“The sad truth of the matter is that it is better quality if one of the sides of the conversation is English, or FIGS (French, Italian, German, Spanish), and…Portuguese,” Shoemaker said. “Though Chinese is doing much better, Japanese is getting better, and we’re seeing progress with really historically problematic languages [for NMTs] like Thai and Korean. But I will be completely honest with you: If we’re talking about translating from Thai to Romanian, the NLP tools we have available to us are just not the same, at the same level, as English to French or English to Spanish.”

The language processing process

Context varies so widely between languages and areas that it’s difficult to get a local translation just right. What Language I/O does—taking off-the-shelf translation technologies and comparing what works and what doesn’t—makes sense, Derzynski said, but there will still be gaps.

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“The mistakes I see made by these kind of models daily are things like where the word sense isn’t completely clear,” Derczynski said. He added, “You have no guarantee that what’s being translated is what you meant to say.”

Once Language I/O’s machine learning model chooses a translation engine for a given request, the company’s AI system scans the request for acronyms, misspelled words, and company- or industry-specific terms, using clients’ personalized glossaries. (For instance, gaming companies like Wizards of the Coast have glossaries with thousands of entries with no dictionary translation, like Magic: The Gathering’s Eldrazi Devastator card.)

Language I/O’s own NLP tools also scan customer support conversations to flag potential new glossary terms—for instance, terms that aren’t in the dictionary, or words that are used much more than usual. Then it’s sent to the company’s human linguists, who determine the best translation for the term in context.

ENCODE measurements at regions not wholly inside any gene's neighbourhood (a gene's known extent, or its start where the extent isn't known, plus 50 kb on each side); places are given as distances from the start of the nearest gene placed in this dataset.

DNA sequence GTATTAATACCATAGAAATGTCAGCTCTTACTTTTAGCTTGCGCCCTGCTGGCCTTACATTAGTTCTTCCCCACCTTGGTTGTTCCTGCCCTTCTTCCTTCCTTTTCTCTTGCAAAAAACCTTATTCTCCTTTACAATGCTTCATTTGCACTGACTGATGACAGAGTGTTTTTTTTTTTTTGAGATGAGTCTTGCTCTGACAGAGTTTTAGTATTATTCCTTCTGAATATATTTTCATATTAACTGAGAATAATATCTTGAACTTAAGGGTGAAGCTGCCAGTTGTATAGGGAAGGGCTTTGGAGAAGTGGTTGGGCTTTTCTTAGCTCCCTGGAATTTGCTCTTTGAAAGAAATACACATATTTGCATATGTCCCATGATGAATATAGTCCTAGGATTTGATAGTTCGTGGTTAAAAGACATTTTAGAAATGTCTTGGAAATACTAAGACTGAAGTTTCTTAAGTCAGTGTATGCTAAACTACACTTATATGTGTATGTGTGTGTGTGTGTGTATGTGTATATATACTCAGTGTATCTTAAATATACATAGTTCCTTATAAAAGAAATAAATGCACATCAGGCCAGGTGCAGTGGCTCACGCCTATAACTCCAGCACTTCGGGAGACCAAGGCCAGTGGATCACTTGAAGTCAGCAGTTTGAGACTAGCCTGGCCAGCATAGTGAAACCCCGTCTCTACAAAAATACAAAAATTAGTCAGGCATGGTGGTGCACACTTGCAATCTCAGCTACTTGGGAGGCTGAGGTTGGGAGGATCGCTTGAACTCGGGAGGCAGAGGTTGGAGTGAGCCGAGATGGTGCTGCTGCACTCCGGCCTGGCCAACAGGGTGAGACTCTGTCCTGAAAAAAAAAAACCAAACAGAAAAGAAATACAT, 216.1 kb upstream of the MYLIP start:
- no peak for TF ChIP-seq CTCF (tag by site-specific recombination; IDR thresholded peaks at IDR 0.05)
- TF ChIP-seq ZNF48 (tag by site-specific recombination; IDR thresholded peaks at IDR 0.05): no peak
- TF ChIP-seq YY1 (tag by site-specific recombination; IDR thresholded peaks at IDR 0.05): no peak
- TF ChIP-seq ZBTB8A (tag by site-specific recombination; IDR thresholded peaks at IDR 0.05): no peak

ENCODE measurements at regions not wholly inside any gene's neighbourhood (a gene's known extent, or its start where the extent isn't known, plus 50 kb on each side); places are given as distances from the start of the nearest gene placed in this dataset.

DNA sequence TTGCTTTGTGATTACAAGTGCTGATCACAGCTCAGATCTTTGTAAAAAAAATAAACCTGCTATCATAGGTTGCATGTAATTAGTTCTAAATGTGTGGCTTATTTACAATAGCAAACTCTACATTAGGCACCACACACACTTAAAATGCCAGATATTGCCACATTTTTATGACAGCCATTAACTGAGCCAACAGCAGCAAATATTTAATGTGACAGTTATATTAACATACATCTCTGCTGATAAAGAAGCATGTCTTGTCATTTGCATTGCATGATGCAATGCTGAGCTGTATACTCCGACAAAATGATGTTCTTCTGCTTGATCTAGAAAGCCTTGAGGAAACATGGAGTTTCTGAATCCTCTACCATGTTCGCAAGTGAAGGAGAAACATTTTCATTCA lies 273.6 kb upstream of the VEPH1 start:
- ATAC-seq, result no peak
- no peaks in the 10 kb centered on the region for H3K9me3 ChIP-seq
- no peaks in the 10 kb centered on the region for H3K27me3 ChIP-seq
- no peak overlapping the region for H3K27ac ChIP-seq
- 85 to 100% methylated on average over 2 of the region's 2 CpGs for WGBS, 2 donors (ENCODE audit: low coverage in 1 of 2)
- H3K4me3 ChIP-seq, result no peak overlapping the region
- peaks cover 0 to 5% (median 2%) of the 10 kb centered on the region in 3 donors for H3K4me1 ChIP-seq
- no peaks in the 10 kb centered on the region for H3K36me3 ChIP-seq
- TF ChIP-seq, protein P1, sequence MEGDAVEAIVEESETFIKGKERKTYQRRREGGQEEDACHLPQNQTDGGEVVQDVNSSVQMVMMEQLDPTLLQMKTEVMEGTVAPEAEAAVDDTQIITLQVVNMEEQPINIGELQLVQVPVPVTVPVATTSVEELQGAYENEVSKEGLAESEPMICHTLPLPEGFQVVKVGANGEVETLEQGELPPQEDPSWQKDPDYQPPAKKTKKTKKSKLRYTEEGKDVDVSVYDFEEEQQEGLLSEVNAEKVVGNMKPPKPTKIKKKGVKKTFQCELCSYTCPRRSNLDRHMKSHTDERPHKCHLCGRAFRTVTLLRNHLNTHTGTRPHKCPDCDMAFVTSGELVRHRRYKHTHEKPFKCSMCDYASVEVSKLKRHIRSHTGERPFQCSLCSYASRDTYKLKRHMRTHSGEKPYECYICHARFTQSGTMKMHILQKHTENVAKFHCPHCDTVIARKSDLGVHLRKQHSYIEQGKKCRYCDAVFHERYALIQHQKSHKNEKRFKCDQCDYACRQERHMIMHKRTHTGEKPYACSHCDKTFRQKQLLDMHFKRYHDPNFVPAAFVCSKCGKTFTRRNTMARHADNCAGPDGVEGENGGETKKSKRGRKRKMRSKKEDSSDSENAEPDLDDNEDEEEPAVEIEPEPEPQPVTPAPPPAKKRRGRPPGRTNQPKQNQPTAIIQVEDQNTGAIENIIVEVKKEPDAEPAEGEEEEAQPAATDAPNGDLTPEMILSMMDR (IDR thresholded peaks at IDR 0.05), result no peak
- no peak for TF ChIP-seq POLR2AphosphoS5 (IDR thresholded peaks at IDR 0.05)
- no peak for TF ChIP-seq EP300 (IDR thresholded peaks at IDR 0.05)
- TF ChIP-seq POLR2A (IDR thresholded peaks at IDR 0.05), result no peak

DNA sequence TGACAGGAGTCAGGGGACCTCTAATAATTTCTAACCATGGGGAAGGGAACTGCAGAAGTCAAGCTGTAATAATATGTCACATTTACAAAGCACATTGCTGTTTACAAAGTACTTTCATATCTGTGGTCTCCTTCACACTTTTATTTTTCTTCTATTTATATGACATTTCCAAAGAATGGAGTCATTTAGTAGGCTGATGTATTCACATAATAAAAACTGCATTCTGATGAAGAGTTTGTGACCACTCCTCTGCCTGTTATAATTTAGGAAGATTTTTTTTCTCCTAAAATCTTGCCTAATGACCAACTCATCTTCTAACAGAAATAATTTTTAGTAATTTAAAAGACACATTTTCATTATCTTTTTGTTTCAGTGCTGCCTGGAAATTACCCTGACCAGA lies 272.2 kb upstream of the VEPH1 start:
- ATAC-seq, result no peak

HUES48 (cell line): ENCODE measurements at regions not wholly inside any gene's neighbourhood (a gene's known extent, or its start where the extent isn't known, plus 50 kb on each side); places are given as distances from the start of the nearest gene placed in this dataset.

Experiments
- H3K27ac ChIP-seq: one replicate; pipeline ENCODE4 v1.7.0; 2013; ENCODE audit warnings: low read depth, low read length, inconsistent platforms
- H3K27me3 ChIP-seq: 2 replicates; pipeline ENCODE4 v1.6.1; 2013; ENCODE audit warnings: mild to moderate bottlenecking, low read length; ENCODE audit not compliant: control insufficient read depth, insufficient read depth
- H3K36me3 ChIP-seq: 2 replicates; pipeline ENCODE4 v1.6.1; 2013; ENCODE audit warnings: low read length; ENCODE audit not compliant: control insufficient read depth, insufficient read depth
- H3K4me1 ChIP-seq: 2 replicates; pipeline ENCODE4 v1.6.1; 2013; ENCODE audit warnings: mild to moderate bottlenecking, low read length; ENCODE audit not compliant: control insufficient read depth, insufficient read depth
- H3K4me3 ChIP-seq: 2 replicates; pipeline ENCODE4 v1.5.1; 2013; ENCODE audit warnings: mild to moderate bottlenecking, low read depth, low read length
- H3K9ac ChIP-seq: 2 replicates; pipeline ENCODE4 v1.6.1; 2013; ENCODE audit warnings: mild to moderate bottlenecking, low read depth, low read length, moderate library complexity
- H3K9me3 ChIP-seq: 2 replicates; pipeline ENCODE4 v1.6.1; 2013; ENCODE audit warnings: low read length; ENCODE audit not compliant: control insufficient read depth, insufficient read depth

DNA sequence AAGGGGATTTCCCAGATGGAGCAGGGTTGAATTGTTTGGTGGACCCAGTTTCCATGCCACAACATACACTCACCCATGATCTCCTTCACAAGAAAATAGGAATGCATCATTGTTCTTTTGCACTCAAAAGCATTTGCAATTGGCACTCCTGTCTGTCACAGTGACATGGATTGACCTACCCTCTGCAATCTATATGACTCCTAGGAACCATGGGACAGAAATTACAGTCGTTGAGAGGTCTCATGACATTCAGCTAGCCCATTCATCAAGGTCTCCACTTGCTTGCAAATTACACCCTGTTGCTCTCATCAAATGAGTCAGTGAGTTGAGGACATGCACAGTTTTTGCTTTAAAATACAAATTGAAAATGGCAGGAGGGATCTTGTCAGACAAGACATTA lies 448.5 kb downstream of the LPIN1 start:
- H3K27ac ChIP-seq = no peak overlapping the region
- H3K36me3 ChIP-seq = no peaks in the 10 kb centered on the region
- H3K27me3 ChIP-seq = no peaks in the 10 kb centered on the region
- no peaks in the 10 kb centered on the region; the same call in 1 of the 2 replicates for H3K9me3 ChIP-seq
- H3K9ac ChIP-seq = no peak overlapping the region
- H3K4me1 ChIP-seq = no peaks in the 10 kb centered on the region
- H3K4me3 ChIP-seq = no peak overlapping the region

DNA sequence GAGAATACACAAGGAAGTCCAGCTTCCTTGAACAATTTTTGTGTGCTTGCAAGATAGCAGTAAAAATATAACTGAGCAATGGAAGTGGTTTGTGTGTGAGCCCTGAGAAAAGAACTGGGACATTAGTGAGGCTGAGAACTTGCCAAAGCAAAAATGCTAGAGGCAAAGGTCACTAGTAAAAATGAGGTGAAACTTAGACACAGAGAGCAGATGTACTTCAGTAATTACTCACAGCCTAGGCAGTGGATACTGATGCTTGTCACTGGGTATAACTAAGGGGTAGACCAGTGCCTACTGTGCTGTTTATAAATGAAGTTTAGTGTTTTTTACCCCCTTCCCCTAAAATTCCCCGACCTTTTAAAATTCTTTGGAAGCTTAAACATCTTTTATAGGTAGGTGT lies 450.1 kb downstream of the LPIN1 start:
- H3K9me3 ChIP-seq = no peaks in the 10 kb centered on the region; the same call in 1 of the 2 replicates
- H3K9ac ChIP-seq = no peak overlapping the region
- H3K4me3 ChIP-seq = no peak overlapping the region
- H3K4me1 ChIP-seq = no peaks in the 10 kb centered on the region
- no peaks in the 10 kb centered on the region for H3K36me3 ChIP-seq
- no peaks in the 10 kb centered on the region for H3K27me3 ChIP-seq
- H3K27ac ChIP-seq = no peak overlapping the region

abstract image illustrating language i/o's metadata collection

Dianna “Mick” McDougall

Many of Language I/O’s clients request that they not hold onto that customer data, so instead, the company decrypts each customer support request for a few seconds to gather metadata to improve its ML models—things like which NMT engine was chosen, whether the translation received positive or negative feedback, how complex and how many words the content was, the source and target languages, how many parts of speech were included, and more.

If a client does explicitly allow Language I/O to keep data from customer interactions, then they will do so. For instance, via a partnership, one travel booking giant allowed the company to access an archive of anonymized chat transcripts once humans had gone through and scrubbed them of personal data.

Shoemaker said that though models rely on data to improve, it’s not safe for vendors to hold onto chat content long-term.

“All of this conversational content is just full of personal data, and holding onto it for training purposes isn’t safe,” she said. “There’s no way to detect every piece of personal data that may be embedded in chats and emails and say that you’ve anonymized or encrypted it. You just can’t find it all.”